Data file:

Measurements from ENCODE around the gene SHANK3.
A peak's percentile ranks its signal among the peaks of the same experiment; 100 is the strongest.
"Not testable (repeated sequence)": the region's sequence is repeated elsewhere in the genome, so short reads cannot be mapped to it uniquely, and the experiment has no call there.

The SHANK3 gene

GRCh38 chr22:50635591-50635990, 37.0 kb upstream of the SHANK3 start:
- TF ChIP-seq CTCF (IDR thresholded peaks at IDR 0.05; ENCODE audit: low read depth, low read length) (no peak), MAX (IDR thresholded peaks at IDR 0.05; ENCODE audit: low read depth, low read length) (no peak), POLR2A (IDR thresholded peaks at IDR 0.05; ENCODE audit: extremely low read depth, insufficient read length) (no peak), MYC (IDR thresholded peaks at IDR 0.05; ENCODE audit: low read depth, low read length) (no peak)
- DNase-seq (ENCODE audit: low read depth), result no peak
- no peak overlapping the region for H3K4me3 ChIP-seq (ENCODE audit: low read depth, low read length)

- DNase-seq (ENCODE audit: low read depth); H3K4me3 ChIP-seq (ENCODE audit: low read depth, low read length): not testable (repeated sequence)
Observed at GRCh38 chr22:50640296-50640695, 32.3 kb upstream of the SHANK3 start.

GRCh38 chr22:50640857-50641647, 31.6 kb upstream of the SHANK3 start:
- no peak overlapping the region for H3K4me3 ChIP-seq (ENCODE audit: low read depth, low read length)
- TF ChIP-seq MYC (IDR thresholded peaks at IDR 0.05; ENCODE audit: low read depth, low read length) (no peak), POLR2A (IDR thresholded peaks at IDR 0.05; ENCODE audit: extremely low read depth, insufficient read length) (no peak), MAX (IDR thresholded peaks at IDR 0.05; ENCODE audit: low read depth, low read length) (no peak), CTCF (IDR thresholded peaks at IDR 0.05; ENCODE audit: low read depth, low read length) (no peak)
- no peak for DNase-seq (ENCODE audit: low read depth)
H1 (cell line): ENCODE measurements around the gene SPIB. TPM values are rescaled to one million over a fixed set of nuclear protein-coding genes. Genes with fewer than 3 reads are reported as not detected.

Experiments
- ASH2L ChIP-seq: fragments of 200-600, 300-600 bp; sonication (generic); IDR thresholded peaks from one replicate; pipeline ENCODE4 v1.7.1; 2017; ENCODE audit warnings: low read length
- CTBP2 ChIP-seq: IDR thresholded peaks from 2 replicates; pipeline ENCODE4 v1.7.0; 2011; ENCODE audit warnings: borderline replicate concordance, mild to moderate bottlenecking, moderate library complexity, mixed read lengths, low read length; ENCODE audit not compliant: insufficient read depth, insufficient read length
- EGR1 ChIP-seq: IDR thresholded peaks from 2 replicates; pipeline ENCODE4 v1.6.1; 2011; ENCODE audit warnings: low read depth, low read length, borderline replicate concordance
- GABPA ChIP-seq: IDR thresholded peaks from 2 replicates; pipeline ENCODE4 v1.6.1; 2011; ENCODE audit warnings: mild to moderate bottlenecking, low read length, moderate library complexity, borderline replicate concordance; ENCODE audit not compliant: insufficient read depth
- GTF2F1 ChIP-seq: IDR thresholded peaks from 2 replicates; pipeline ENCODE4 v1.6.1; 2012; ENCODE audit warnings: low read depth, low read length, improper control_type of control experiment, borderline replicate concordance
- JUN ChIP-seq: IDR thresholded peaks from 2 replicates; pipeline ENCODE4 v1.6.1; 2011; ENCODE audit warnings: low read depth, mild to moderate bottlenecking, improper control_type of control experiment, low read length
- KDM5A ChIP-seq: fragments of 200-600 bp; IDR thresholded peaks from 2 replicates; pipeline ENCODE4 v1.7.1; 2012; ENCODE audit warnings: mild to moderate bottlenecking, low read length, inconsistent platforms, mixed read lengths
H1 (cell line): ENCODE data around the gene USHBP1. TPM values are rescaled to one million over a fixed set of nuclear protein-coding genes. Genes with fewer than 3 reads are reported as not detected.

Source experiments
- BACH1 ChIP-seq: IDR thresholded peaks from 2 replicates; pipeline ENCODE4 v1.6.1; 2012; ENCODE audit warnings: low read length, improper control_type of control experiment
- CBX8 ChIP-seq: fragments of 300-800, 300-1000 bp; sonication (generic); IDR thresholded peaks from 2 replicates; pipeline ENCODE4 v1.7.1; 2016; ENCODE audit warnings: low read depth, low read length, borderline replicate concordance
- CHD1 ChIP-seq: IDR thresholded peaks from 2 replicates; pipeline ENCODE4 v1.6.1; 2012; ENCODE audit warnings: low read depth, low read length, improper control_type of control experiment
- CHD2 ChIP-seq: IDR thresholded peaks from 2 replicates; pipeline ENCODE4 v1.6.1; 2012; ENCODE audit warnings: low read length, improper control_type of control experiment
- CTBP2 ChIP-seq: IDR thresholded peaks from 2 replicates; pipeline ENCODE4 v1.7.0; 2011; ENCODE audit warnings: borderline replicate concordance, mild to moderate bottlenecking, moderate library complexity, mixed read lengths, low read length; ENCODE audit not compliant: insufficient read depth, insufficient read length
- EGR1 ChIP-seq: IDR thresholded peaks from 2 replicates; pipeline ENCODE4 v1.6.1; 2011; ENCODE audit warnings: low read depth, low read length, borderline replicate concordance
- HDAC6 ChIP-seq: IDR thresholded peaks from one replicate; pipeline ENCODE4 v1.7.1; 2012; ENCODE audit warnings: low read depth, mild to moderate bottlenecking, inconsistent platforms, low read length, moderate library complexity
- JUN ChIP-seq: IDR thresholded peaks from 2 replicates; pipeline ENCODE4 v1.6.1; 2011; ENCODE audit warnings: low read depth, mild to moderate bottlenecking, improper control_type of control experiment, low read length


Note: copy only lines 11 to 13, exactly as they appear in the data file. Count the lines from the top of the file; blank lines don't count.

GRCh38 chr22:50640857-50641647, 31.6 kb upstream of the SHANK3 start:
- no peak overlapping the region for H3K4me3 ChIP-seq (ENCODE audit: low read depth, low read length)
- TF ChIP-seq MYC (IDR thresholded peaks at IDR 0.05; ENCODE audit: low read depth, low read length) (no peak), POLR2A (IDR thresholded peaks at IDR 0.05; ENCODE audit: extremely low read depth, insufficient read length) (no peak), MAX (IDR thresholded peaks at IDR 0.05; ENCODE audit: low read depth, low read length) (no peak), CTCF (IDR thresholded peaks at IDR 0.05; ENCODE audit: low read depth, low read length) (no peak)